I have a client with a Acer laptop around 10 years old, came with Windows 8 and she upgraded to Windows 10. But that failed to boot after a Windows update with a blue screen as usual.
I got involved and said … don’t do Windows… let’s do Linux mint
Hence 2 hours later Linux mint 20 installed 64 bit mate.
Superb as always
But 2 months down the line error initramfs run fsck to fix
Found 20 plus problems so repaired.
Put it down to her use …
But back 1 moth later with same errors
Again ran the fix with manual fsck 20 0lus issues fixed
Then did update from 20 to 20.1
Client went away
4 gb memory
500 mb disk
Disk check system says ok
Next step would be erase disk and 're install
But question is why
Had this once before some 5 years back with another client and this fixed after new install
Or change disk as cost minimal
But could it be a fault on mother board and how to check with disk write ?
Interested in ideas as to why and how to fix for future issues
Do you remember what these 20+ problems were about ?
Good question … did not note them all but first line was
/dev/sda2 requires a manual fsck
Then several different messages but not noted
Would sudo e2fsck -c /dev/sda2 have done the correction ?
Never used e2fsck
Thought it was for external drives and not mounted
Suggested not to use it
But stand by your better judgement if you advise that
Yes. of course
You are correct and I had seen the
Note : Before running e2fsck command, you just make sure the drive is not mounted.
The story makes me remember of cases with failing drives.
Did you look into SMART attributes?
How do you check smart attributes?
Getting some good advice here thanks for the help and useful links towards checking bad sectors and blocks
Interesting to share positive actions on a error that I may not have considered
Gnome disks report that if you want a GUI method.
But there’s a cli tool as well, install the package smartmontools, and execute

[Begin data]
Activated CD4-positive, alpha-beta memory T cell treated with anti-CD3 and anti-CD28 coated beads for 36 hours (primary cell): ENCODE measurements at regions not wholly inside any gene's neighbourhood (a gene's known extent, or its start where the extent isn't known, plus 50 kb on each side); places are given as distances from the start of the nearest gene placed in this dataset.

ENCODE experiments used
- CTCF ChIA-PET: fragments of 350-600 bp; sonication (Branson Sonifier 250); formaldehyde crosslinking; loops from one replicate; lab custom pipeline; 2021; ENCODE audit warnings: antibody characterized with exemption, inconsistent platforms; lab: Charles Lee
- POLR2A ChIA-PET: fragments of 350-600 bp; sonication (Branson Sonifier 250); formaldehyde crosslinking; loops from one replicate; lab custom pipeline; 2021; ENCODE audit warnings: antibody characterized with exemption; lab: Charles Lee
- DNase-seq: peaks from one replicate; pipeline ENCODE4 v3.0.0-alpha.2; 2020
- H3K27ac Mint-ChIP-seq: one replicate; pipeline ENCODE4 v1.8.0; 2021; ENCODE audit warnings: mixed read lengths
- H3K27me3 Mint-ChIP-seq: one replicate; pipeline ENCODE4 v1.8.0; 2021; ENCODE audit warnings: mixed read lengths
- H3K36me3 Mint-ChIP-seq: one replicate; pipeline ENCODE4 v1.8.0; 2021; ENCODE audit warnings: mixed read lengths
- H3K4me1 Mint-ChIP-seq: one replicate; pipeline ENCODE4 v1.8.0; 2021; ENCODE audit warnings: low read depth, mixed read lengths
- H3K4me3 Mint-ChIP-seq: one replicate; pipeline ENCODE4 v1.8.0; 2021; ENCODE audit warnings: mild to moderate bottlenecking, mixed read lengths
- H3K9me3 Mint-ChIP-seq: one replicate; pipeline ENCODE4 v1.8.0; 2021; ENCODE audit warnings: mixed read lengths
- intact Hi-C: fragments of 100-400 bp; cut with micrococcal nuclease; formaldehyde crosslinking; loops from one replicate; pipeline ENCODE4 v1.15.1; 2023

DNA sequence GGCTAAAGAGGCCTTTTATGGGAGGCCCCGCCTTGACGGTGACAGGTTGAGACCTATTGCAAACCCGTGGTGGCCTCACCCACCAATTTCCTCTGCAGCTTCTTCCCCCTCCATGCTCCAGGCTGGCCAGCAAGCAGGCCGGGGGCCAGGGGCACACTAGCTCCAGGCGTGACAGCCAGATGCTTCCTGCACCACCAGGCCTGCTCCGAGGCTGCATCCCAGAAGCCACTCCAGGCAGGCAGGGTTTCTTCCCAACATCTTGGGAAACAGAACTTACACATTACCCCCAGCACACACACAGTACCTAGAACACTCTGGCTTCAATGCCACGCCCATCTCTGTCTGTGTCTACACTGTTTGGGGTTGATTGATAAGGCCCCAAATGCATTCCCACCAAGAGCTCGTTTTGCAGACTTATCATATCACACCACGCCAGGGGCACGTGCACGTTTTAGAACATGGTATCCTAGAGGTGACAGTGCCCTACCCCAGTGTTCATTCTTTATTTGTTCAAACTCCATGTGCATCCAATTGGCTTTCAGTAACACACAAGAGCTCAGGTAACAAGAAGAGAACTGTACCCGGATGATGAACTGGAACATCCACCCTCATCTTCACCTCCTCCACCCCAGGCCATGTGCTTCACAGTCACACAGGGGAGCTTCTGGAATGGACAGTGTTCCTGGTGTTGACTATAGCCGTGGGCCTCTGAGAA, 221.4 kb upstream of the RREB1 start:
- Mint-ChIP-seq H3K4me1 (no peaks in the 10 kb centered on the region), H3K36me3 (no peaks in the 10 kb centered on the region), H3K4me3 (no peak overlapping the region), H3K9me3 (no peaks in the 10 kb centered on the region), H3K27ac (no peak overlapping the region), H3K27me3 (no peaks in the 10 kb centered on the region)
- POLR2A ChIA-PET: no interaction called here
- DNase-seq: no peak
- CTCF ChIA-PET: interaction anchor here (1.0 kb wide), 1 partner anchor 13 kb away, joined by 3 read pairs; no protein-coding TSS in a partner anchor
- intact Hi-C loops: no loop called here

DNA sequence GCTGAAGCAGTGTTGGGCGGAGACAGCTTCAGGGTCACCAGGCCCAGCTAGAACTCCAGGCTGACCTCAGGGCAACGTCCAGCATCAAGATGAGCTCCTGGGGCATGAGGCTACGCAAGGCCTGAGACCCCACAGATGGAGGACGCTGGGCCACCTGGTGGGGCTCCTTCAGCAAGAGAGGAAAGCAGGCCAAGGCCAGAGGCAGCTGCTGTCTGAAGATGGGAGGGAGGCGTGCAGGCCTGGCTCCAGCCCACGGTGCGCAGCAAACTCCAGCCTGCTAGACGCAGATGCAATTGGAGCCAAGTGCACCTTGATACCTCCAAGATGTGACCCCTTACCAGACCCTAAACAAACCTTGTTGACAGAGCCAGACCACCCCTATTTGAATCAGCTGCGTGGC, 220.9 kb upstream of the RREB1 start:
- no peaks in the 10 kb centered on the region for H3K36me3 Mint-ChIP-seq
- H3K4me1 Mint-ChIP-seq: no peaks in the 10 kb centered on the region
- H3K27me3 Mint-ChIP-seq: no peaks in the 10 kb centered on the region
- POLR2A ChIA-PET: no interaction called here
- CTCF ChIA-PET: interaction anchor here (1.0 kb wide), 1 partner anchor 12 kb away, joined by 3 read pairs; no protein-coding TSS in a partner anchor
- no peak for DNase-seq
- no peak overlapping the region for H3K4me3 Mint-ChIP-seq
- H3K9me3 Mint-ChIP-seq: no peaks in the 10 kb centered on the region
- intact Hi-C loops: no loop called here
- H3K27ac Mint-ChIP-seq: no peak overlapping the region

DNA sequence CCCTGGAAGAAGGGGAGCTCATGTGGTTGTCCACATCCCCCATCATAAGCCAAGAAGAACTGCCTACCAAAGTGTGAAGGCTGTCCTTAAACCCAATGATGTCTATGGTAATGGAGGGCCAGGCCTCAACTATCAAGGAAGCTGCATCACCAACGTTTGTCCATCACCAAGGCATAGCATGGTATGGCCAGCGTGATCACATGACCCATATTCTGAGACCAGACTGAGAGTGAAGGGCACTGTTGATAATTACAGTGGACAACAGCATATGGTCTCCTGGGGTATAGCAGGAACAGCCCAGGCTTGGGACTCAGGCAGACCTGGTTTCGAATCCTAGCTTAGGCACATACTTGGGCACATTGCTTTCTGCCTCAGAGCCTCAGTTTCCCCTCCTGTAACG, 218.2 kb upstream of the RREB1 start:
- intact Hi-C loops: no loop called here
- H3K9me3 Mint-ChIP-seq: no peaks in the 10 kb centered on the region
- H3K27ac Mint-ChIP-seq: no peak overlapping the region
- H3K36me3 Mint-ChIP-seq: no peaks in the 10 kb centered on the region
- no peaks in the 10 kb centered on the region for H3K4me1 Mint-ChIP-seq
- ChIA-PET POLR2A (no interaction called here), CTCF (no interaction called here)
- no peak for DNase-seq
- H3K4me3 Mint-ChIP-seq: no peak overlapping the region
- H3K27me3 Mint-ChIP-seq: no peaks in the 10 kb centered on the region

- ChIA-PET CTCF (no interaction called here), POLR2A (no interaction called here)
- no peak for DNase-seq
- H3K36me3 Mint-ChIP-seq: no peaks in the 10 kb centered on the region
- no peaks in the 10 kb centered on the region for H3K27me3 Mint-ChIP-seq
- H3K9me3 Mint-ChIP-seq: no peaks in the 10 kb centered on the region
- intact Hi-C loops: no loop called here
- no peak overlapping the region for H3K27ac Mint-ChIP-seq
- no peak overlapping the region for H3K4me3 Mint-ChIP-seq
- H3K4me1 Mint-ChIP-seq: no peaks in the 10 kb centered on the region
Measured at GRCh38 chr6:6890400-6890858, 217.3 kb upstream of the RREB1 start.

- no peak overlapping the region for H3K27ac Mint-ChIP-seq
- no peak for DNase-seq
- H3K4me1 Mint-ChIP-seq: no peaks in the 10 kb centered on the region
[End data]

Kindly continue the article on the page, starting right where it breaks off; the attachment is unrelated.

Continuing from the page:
sudo smartctl -A /dev/sdX
You’ll see the report on the terminal.
The “RAW_VALUE” is the actual data, so for example “1 Raw_read_error_rate” should be zero, if it’s not a Seagate drive. Seagate treats this data really as a ratio, and the upper 16 bits shows the error count, the lower 32 bit counts all the reads.
Will go give that a test, thanks.
Trouble is I clicked to repair so problem fixed and if it fails again it will be too late to run this … bit of chicken and egg
But appreciate your help
You can check SMART data in a well working system as well.
I’m not saying that drive is going to die any soon, but…
Such problem you just repaired may arise becuase of sudden power outage in the middle of an update process.
If you evaluate SMART data as completely normal, you’re done. But if there’s something suspicious, for example SMART shows there are reallocated sectors, then I would not consider that drive as reliable.
How important is the data stored there?
Don’t know how good your French is … but did the test, screen shot attached … everything looks fine
Will just wait till it goes again
No important data, she lost that when Windows update failed and wiped the drive
So known fault before we started
Now she makes copies every day … lesson learned
My French doesn’t exist
But the attributes have their number, so I see this drive is OK so far.
However, attributes 196, 197, 198 are not on your screenshot.
If those are zeros too, then this drive seems to be completely OK.
Yes they are the same
Will keep tracking and see what happens
French letters are hard to follow … ha ha
Imagine having to reply in another language and explain when the language uses e when we use I and e u is mixed … usb ssd, everything we just roll off the top they change
My wife translates for me when I pronounce different Yorkshire accent is different